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The Unheard Victims of the Opioid Crisis: Grandparents

by Landmark Recovery

February 25, 2019
A grandparent smiling because she is with her granddaughter

In July of 2018, president Donald Trump signed into law the bipartisan Supporting Grandparents Raising Children Act. As the opioid crisis has sowed destruction and death across the nation, it’s been important to recognize the needs of victims across the spectrum.

Children and grandparents in particular have received relatively little of the attention when it comes to highlighting the damage from the opioid crisis. Now that capital hill has begun to take notice however, we can begin to spread more awareness and raise support for these groups.


The Scope of the Crisis

An individual explaining the scope of the opioid crisis with data charts

By all accounts, the country is facing the largest drug epidemic in its history – the opioid crisis. In 2017, fatal drug overdoses reached record levels, surpassing 72,000. The rise is largely attributable to the proliferation of opioid painkillers beginning in the early 2000’s. As these drugs flooded communities around the nation, thousands became hooked.

By the time Congress reacted, it was too late. Efforts were put into place to reduce the amount of prescription painkillers circulating in the marketplace, but black market dealers stepped in to fill the massive demand with cheap heroin and highly potent fentanyl produced in China and Mexico.

Nationally, there was a 10% increase in the number of children entering foster care between 2012 and 2016. For some states (Alaska, Georgia, Minnesota, Indiana, Montana) this increase was closer to 50%. Accordingly, studies are showing that states with higher drug related deaths and hospitalizations also had higher rates of new foster care cases.

Many of the children who do not end up in the welfare system are likely to end up in the care of relatives, which in many cases may end up being grandparents. While grandparents have historically been a go to source for babysitting and childcare in limited capacities, they are now being called upon in greater volume to not only watch, but raise children left parent-less by the drug epidemic.

Currently, around 7.8 million children reside in grandparent-led households. Unfortunately, there are very few resources available to help the estimated 2.7 million grandparents raising grandchildren.

Research shows that children who are no longer able to live with a parent experience the least disruption to their emotional, physical, and mental well being when they are able to continue living with a relative. However, with more and more kids losing parents to either overdose, the streets, or as they enroll in treatment, grandparents could be at risk of getting overwhelmed.

Roughly 21% of grandparent-led households live below the poverty line. Meanwhile, government financial assistance is limited and difficult to secure a hold of. This could leave many grandparents without much recourse when it comes to taking care of their grandchildren.


Senior Risks of Opioid Abuse

Opioid abuse is something that does not discriminate. The opioid crisis affects people of all race, gender, ethnicity, and age. In fact, older individuals are one of the most at-risk populations. One of the reasons that the elderly are more affected by the opioid epidemic is because, not only are seniors given prescriptions at high rates, they are more affected by the medications and the medications are slower to leave their systems. Because of these things, older adults have a greater risk of injury, hospitalization, and death when using opioids.

Prescription use disorders are prevalent in older adults and can lead to significant neurological problems and even death. It is also important to note that older individuals are at risk not just opioids, but other prescription drugs like benzodiazepines and stimulants.

While many perceive the opioid epidemic as young, there is a lot of intersection with older adults. According to statistics from the Substance Abuse and Mental Health Services Administration, opioid abuse has declined in younger groups but has almost doubled for Americans over age 50.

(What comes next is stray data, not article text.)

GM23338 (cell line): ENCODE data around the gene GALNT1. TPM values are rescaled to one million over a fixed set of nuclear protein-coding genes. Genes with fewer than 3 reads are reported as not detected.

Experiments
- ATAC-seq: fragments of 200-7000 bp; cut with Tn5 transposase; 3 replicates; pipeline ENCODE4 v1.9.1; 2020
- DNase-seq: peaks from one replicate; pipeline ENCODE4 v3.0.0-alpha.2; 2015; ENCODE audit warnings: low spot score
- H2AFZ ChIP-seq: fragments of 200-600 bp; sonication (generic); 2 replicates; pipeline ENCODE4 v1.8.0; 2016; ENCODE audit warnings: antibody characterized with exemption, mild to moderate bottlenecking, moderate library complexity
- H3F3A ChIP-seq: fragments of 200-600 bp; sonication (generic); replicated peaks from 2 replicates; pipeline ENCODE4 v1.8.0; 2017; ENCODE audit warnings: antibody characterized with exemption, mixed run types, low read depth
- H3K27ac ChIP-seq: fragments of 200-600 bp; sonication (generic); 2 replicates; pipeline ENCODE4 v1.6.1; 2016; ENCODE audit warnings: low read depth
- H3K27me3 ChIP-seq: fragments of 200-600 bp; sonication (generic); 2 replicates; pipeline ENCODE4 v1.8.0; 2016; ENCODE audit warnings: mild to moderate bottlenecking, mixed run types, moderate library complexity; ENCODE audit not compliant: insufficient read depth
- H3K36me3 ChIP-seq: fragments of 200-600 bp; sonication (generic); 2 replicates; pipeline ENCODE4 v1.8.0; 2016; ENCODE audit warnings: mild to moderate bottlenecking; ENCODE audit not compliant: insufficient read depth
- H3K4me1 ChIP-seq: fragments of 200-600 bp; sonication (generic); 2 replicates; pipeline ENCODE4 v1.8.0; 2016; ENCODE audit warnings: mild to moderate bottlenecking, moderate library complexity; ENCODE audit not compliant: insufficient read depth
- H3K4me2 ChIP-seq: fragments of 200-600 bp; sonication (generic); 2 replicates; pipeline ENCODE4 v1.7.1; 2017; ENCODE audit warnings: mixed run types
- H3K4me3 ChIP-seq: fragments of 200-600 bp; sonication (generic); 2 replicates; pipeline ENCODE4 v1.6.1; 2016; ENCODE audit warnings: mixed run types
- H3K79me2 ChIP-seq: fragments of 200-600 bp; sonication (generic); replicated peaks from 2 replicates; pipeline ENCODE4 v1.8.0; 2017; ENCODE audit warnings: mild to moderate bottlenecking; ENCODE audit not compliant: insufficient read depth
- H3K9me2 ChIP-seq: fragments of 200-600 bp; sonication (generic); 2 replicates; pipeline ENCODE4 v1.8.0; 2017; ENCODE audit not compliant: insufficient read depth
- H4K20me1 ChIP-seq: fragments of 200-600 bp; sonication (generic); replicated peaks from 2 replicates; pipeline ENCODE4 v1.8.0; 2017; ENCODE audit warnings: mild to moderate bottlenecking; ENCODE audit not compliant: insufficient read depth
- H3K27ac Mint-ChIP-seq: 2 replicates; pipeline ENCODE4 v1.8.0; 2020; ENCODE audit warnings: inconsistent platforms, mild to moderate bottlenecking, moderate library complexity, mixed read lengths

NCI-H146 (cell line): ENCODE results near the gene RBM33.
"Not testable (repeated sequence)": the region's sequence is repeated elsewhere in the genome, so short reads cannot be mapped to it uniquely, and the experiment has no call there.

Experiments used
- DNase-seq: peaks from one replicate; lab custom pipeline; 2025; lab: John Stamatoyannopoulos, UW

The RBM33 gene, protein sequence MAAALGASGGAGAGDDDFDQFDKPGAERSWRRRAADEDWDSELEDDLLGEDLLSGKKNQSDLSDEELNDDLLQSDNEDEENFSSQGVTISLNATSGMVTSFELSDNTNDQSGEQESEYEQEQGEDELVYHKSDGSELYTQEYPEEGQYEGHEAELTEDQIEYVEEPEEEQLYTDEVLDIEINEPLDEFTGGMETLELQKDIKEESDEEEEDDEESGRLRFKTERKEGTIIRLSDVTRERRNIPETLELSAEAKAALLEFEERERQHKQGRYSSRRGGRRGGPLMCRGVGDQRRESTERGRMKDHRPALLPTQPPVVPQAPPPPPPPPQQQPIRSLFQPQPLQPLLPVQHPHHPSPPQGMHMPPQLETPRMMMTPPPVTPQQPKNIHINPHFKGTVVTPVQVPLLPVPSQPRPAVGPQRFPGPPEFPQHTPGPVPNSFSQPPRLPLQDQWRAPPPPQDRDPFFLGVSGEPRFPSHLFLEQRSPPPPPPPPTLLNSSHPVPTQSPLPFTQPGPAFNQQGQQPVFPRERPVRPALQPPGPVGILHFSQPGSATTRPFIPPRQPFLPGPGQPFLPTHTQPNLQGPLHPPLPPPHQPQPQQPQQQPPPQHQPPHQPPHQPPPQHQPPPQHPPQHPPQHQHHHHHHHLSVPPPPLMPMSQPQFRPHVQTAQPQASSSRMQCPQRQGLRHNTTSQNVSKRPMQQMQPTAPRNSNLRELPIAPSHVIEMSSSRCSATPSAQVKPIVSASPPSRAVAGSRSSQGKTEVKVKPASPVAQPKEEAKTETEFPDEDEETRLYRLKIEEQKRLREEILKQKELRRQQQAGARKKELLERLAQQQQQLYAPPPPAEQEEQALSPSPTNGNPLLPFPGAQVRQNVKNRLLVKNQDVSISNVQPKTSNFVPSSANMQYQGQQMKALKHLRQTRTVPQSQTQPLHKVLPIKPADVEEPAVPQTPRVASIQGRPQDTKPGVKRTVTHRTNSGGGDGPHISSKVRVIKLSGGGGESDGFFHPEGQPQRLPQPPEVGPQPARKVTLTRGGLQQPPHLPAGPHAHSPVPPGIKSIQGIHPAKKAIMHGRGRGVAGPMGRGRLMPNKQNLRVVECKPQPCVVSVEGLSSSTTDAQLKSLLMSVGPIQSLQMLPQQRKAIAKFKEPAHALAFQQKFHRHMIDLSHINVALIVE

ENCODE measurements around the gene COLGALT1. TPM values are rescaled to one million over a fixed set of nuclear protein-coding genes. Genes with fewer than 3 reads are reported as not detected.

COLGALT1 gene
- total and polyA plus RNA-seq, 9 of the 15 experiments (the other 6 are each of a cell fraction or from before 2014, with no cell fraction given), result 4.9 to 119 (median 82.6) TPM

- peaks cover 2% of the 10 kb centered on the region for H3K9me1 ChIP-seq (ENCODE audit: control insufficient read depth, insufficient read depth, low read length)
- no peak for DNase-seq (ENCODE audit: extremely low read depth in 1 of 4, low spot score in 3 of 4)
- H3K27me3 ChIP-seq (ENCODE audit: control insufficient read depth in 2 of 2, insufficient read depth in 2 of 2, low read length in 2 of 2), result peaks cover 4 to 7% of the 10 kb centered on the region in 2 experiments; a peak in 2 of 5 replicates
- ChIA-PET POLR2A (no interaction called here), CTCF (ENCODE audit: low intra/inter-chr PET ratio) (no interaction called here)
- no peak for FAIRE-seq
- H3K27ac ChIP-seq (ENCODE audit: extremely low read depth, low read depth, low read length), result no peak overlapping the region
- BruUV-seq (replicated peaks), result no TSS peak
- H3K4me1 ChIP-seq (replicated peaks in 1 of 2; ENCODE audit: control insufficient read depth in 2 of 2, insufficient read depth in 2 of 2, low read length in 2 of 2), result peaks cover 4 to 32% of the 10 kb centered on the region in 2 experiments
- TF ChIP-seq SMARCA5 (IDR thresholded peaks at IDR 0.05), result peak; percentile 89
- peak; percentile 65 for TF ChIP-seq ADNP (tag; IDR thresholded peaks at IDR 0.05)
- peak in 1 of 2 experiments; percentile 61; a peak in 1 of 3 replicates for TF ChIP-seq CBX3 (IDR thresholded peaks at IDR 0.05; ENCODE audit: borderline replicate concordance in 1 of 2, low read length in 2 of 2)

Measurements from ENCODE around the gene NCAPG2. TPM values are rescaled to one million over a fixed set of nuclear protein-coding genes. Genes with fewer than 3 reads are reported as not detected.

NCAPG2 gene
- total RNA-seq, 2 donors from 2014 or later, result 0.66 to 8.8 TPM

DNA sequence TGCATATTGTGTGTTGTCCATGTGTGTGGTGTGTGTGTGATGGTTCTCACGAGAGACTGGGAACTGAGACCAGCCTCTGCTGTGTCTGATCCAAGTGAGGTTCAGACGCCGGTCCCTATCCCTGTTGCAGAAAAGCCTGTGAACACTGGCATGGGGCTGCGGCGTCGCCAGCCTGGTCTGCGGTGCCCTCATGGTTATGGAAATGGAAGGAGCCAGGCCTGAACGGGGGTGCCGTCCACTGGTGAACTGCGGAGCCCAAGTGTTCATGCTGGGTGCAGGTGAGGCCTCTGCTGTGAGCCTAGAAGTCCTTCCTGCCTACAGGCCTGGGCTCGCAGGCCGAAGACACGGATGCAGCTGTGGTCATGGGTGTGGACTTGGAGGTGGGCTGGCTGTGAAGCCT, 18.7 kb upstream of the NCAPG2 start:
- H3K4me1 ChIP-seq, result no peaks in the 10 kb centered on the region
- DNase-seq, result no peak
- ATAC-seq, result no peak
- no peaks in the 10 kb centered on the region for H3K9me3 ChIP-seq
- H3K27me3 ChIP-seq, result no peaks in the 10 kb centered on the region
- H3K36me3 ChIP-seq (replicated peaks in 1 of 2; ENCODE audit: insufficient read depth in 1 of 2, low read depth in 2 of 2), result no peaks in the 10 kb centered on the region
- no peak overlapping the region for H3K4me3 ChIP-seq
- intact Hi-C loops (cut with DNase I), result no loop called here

Hearing from Grandparents About the Epidemic

A grandparent smiling because she is with her granddaughter

Healthcare consulting firm Altarum conducted a national survey intended to help shed light on the lived experience of grandparents called upon to raise their grandchildren due to substance use and mental health issues. This research included in-depth interviews over the phone and online surveys given to over 1,000 grandparents.

About 20% of the grandparents interviewed for the study cited parental drug abuse as the primary reason for why they were taking care of their grandchildren. Other reasons that grandparents listed include drug-adjacent reasons, such as parents in jail, death, homelessness, and mental health issues. Here is what the survey helped illuminate:


Grandparents Face Unique Childcare Needs

Grandparents who must take up child caring services for an absentee parent face a significant host of complex mental and behavioral health needs from the children they are taking care of. Many of these children have experienced severe psychological and physical trauma.

In many interviews, grandparents cited psychological, sexual, physical, and emotional abuse as the most significant childhood traumas to occur to the grandchildren they were raising. In many cases, neglect was cited as the primary reason, related to inadequate food, housing, clothing, and supervision.

16% of grandparents also stated that their grandchildren suffered from diagnosed mental health conditions, including Post Traumatic Stress Disorder, Attention Deficit Disorder, Autism Spectrum Disorder, anxiety, and depression. It’s difficult enough for a parent to understand and learn how to help a child coping with these disorders, let alone for a grandparent to have to step in and take up that mantle.


Grandparents Must Face Their Own Grief and Emotional Distress

Some grandparents are also tasked with taking of adult children AND grandchildren. In this case, they may be entirely overwhelmed by the stress of care taking. A portion of this population reported feeling grief and guilt over not having prevented their own children from falling into drug and alcohol abuse.

Grandparents in interviews expressed acute emotional turmoil at not having the tools, time, and energy to take care of adult children and grandchildren at the same time.


Raising a Second Family Places Grandparents in Financial Peril

Grandparents are often forced to take over the financial stewardship of children placed in these predicaments. They often have little time to prepare. When a child is placed back into their lives, they are thrust back into the same stressors of average life, such as high health care, child rearing, and housing costs, with the added stress of being retired or semi-retired.

34% of grandparents surveyed responded that they had to come out of or delay retirement due to the financial strain of taking care of grandchildren. 11% indicated that within the last three months that they had trouble paying for food, rent, and mortgage payments.